Three species already!

74 posted on 12/11/2006 8:18:17 AM PST by muawiyah
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To: Theo

.......Very low threshold for this fairy tale of a theory.....

Mythical certainty is a far easier to swallow than natural selection.


75 posted on 12/11/2006 8:23:47 AM PST by bert (K.E. N.P. Rozerem commercials give me nightmares)
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To: Alter Kaker

Gosh. At this rate, in a gazillion years or so, we're all probably gonna be milk cows!

Hey! Does that mean it turns out that the Hindus were right?!

/s (added for the benefit of those lacking a sarcasm detector...)


76 posted on 12/11/2006 8:29:27 AM PST by EternalVigilance (It's up to you to save the republic.)
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To: RobRoy
Out of curiosity, do we really KNOW that, or is it educated guess or speculation. I am talking about the mention that NO ADULT had the gene. That is a pretty powerful statement and, in the absence of clinics to verify this at the time in question, I am understandably skeptical.

Correct. That's the purpose of this study -- it traced back the existence of this one genetic mutation to a specific individual 3000 years ago. Now that doesn't mean that other individuals hadn't had analogous mutations at earlier points (remember that a similar mutation occured in Northern Europe 3000 years earlier), but if they did in East Africa, then their genes have not survived to the present day.

77 posted on 12/11/2006 8:31:30 AM PST by Alter Kaker ("Whatever tears one sheds, in the end one always blows one's nose." - Heine)
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To: RobRoy
Actually, it's green.

Ok, but do you have a substantive response? If evolution takes place on the small scale, then clearly something (again I'm picturing God with a big OFF button of the color of your choice) actively intervenes to stop it after a certain point. Otherwise you'd soon have large scale evolution.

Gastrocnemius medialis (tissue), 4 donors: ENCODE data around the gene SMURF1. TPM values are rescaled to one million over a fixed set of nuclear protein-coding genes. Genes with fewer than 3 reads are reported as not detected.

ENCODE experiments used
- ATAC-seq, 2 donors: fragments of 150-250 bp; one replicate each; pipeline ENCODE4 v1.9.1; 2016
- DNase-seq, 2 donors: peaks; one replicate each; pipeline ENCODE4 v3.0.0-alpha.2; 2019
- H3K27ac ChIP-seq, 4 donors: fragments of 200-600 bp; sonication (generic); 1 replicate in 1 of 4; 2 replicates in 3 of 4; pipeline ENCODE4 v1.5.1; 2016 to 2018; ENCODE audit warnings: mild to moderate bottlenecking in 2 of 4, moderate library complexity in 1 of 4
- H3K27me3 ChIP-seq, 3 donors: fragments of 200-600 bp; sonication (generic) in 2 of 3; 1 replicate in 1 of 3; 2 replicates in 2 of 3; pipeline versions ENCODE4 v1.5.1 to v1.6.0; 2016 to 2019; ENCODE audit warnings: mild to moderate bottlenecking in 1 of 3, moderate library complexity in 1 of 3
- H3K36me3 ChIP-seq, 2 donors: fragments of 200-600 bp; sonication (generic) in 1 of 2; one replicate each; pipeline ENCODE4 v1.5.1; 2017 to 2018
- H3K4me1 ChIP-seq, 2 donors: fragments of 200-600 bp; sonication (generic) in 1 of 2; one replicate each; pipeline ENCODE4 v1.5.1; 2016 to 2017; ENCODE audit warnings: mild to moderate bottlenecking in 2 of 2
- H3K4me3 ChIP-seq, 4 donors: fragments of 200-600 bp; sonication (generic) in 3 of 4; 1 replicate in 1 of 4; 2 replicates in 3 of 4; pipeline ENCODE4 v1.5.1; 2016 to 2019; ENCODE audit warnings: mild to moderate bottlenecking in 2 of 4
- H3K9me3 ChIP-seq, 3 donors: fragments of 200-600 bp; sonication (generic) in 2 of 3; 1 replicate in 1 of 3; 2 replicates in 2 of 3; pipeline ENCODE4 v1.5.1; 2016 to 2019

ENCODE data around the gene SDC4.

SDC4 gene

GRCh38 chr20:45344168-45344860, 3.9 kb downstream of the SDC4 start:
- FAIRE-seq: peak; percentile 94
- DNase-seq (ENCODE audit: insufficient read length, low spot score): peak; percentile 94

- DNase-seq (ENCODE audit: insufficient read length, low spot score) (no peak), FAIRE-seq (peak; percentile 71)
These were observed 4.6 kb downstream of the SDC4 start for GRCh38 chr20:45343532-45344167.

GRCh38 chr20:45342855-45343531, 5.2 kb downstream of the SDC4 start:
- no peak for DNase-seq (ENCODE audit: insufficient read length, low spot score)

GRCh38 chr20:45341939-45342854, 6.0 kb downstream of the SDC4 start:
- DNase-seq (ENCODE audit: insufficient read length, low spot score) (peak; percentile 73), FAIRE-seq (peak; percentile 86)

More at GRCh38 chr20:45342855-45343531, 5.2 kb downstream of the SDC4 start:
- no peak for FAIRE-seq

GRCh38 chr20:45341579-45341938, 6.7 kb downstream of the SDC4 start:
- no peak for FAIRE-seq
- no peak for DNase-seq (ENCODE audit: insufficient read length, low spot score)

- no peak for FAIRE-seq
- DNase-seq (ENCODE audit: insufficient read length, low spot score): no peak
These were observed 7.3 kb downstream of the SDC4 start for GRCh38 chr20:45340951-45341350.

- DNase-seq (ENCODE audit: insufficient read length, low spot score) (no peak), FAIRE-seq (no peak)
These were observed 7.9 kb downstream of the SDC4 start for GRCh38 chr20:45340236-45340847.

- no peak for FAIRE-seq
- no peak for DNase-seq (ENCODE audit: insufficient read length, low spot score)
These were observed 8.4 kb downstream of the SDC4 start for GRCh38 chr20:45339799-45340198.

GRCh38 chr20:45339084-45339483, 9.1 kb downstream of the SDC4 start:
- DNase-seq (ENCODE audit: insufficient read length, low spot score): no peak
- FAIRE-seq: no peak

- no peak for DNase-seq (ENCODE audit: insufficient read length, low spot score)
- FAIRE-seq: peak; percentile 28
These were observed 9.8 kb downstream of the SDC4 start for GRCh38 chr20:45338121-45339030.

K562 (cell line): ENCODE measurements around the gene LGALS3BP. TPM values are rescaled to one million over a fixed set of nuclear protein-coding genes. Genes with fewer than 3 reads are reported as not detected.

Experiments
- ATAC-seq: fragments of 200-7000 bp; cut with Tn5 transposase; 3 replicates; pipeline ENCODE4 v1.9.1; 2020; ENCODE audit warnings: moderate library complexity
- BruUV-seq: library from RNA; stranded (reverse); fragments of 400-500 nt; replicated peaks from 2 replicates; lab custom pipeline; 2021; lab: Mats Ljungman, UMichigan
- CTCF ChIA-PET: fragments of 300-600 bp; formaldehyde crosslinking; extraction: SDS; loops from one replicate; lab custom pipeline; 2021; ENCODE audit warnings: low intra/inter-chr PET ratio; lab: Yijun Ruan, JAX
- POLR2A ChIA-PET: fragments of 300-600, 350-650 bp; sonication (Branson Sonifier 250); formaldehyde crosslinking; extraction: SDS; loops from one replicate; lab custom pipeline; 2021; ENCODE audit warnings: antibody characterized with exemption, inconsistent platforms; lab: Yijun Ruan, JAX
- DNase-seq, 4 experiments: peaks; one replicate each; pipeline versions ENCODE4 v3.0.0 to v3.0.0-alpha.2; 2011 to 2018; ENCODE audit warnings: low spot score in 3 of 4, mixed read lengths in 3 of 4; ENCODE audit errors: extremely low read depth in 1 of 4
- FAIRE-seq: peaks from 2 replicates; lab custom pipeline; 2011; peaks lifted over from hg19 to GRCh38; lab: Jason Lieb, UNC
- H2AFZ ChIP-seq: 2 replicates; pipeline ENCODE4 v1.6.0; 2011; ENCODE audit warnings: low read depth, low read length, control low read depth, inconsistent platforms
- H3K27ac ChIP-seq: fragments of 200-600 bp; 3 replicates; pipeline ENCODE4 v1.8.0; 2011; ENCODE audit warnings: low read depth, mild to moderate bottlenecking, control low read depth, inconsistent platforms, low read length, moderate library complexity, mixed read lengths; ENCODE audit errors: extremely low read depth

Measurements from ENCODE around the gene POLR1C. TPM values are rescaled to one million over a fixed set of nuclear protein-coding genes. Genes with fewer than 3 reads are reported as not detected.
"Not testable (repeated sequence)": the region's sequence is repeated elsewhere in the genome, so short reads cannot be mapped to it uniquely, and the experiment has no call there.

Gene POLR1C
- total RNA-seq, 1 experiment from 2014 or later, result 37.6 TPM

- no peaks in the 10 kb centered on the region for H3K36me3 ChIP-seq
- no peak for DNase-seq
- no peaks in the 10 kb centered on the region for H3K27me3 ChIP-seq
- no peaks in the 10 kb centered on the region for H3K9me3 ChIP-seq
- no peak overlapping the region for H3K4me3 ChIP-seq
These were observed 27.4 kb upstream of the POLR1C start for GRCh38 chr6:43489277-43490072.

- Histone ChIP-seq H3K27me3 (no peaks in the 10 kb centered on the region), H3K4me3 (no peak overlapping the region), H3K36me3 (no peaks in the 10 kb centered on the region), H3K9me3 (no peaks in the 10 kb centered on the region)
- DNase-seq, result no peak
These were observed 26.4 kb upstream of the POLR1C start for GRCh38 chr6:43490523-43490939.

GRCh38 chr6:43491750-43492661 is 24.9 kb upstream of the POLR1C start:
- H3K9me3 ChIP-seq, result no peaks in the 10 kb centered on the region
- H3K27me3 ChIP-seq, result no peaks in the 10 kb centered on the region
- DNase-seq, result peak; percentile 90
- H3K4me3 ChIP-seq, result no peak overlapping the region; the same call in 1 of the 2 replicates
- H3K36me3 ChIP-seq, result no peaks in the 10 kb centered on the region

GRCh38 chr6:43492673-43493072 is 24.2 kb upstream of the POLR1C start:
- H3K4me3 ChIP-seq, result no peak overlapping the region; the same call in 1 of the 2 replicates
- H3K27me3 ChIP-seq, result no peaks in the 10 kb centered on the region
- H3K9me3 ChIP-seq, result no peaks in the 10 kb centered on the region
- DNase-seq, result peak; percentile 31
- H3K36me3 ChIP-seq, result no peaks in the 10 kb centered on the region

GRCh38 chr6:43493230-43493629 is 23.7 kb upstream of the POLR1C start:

That's a somewhat strange image, which is why I have trouble entertaining creationism as a serious explanation for much of anything.

78 posted on 12/11/2006 8:34:39 AM PST by Alter Kaker ("Whatever tears one sheds, in the end one always blows one's nose." - Heine)
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To: Alter Kaker; RobRoy
Before that point, no adult in East Africa had the gene that would allow digestion of lactose. That gene resulted from a genetic mutation.

Wrong. You seem to misunderstand what has happened. People have the innate ability to digest lactose. It is turned off. When it is needed it is turned on.

Fron the article.

The mutations Dr. Tishkoff detected are not in the lactase gene itself but a nearby region of the DNA that controls the activation of the gene. The finding that different ethnic groups in East Africa have different mutations is one instance of their varied evolutionary history and their exposure to many different selective pressures, Dr. Tishkoff said.

This is from Dr Shapiro showing how cells compute and it involves the same sugar. http://shapiro.bsd.uchicago.edu/21st_Cent_View_Evol.html



CELLULAR COMPUTATION AND GENOME SYSTEM ARCHITECTURE

        There are many ways to visualize the systemic nature of genomic coding. One that is discussed in other parts of these PROCEEDINGS is the organization of protein molecules as systems of discrete structural and functional domains encoded in evolutionarily mobile DNA modules (14; these PROCEEDINGS, Symposia B6 and B7). Here we will examine the basic principles of gene expression and transcriptional regulation and the evolution of our one-dimensional concept of the gene into the more complex notion of a genetic locus.

The lac operon: A simple but illustrative example

        Our example is the lac operon encoding the capacity for lactose utilization in the bacterium E. coli. Like virtually all classical genes, lac began existence as a point on a genetic map in the late 1940s, soon after the discovery of genetic exchange in bacteria (Fig. 1; see 15, 16, for detailed references to lac operon history).



Fig. 1. The lac gene, site of mutations affecting lactose utilization by E. coli (1947).

In the following years, Jacques Monod studied lac genetics because he had discovered that E. coli could discriminate between glucose and lactose; when given a mixture of the two sugars, the bacteria would invariably consume all the glucose before starting to consume the lactose. In 1961, Monod and his colleagues proposed the operon model. In the operon, lac had evolved into a system of "structural genes" encoding the proteins of lactose transport and metabolism (lacZYA), a "regulator gene" encoding a repressor (lacI), and a completely novel type of genetic element, the "operator" (lacO) (Fig. 2).



Fig. 2. The lac operon (1961)

It is important to recognize that lacO was not a "gene" encoding a product. Instead, it was a site on the DNA where the repressor bound to block the initial step of lacZYA expression from the adjacent DNA. This conceptual development was revolutionary in its impact on our understanding of genome function. Such cis-acting binding sites for proteins are now recognized as key components of the genome, essential for processes such as replication, transcription and genome distribution to daughter cells.